Paulie Malignaggi is never one to mince his words when it comes to the subject of performance-enhancing drugs in boxing.
The former two-weight world champion, now retired from the sport, has been an active voice speaking out about the lack of attention this problem receives, however he recently had a serious switch in opinion.
Seemingly reaching the end of his tether with regards to the subject, Malignaggi now insists that he doesn’t blame boxers for taking PEDs.
The Italian-American explained to talkSPORT.com: “Until boxing makes a full commitment to stop PEDs, you can’t blame guys at this point for taking PEDs.
“You’re dealing with a sport where you’re chasing the guy at the top who’s on PEDs.
“If this is the situation every time, you either take them yourself or go work at Foot Locker and retire from boxing.
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“Until boxing makes the testing ridiculously tough, ridiculously random and ridiculously often – the powers that be in boxing, until they commit to that, instead of just talking it, you can’t blame fighters for taking PEDs because they know their opposition is taking PEDs.
“They know that if they go in there clean they’re risking not only their career, but also their health and their lives. It’s gotten to that point in boxing unfortunately and I can say it because I’m out of boxing now.
“You’re putting guys in a situation where, if they don’t do it, they’re gonna hurt themselves.”
Some would suggest that seemingly positive steps have been made in recent years with the increasing influence of VADA (the Voluntary Anti-Doping Agency).
The WBC, one of boxing’s major sanctioning bodies, currently run a ‘Clean Boxing Programme’ in which they force every top 15 fighter in their rankings to sign up for random VADA testing.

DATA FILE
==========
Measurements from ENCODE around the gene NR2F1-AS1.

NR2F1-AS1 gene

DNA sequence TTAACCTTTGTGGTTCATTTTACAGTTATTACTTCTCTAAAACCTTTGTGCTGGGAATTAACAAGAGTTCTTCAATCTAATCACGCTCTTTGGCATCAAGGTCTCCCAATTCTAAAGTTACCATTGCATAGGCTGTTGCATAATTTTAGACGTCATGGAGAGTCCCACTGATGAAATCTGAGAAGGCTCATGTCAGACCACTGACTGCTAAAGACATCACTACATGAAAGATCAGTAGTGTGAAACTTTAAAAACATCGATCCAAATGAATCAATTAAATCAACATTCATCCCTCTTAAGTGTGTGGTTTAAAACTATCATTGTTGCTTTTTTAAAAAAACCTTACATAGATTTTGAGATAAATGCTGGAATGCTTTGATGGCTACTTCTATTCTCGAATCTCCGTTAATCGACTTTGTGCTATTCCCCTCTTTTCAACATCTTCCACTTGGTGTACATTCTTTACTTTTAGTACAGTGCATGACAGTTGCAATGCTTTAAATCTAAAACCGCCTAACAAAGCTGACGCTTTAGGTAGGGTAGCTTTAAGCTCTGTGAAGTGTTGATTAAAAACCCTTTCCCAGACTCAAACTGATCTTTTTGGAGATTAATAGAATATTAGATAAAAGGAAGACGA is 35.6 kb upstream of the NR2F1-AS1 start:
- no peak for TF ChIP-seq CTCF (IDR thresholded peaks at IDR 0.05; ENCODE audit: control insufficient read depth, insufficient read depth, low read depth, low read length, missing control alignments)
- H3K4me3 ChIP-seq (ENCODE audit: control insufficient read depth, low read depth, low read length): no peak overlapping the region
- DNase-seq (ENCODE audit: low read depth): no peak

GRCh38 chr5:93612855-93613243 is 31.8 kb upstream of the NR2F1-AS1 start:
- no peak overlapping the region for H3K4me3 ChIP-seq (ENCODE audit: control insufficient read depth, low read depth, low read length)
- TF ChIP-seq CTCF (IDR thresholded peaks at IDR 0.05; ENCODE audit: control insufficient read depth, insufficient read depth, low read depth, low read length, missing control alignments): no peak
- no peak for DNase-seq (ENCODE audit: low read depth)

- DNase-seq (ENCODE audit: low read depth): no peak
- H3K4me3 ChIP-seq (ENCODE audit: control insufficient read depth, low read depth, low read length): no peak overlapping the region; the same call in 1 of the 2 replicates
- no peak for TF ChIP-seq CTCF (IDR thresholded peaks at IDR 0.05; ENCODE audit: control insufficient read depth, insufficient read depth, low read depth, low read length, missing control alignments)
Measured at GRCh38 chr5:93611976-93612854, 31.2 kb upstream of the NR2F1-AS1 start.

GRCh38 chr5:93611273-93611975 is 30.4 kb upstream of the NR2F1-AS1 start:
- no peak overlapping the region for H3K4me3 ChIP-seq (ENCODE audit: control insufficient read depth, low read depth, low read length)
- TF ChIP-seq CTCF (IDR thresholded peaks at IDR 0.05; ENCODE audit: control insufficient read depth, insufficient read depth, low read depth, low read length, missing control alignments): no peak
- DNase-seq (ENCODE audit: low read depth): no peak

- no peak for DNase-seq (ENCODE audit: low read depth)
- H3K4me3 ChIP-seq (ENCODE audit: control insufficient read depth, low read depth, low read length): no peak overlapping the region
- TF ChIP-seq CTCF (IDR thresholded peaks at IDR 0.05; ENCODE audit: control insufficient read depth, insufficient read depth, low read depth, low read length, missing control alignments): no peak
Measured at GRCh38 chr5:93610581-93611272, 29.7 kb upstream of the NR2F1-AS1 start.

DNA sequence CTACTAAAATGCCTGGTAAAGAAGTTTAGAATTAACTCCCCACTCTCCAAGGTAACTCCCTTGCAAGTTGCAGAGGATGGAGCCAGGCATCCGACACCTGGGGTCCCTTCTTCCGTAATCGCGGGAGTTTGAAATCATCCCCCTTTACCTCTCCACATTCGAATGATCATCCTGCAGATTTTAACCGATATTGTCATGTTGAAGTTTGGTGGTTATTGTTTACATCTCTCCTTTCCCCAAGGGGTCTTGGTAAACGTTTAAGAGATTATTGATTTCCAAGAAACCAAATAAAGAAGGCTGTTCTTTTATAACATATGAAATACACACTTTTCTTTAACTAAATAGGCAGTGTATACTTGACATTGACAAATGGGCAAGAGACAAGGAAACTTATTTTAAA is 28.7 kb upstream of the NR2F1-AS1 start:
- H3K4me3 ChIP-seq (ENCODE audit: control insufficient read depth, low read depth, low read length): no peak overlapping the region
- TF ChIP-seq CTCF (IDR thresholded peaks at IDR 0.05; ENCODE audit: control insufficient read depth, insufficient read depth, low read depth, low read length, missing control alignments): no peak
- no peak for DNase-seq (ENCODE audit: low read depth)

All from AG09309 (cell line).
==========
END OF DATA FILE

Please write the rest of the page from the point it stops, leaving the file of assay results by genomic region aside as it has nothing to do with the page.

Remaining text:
Sadly though, Malignaggi has first-hand experience of this programme and believes it’s not what it seems.
He continued: “People have this guise of VADA where it’s like, ‘Okay, is he under the VADA 365 testing?’
“I was under the VADA testing, VADA has no money. I got tested once in seven months. Yeah, the WBC programme.
“It’s all bulls***, it’s a title that they give this programme and fans are so stupid they don’t even look into it or even do the research.
“Just because you’re on the programme doesn’t mean you’re getting tested that often or even tested at all.
“I was on it for the final part of my career. In seven months I got tested one time.
“There’s just not enough money, drug tests cost a lot of money. But the powers that be have money.
“If the organisations, all four major sanctioning bodies for example, chip in.
“And all the major promoters in boxing chip in, then there’s gonna be a lot of drug testing.
“But then there’s gonna be a lot of failures which means it’s harder to make stars, right?”
The biggest star in boxing today is Mexican middleweight champion Saul ‘Canelo’ Alvarez.
The 29-year-old tested positive for Clenbuterol last year, but only received a six-month ban from the Nevada State Athletic Commission as he cited contaminated meat as the reason for the drug being in his system.
Now, Canelo is back on top of the sport and set to attempt a remarkable jump up in weight so he can take on Sergey Kovalev for his light-heavyweight title on November 2.
When asked for his thoughts on this, Malignaggi concluded: “I don’t even talk about that fight. It’s gotten so ridiculous.
“I don’t care what testing it has, I don’t wanna talk about the fight. You’re basically spitting in the face of the sport at this point.
“After Canelo failed a drugs test and got a slap on the wrist, I kind of started to side with all the fighters that are doing PEDs now.
“Billy Joe Saunders failed not long after that [for Oxliofrine – his fight with Demetrius Andrade was cancelled as a result], I said, ‘What do you want me to tell you? Look at the guys he’s chasing’.”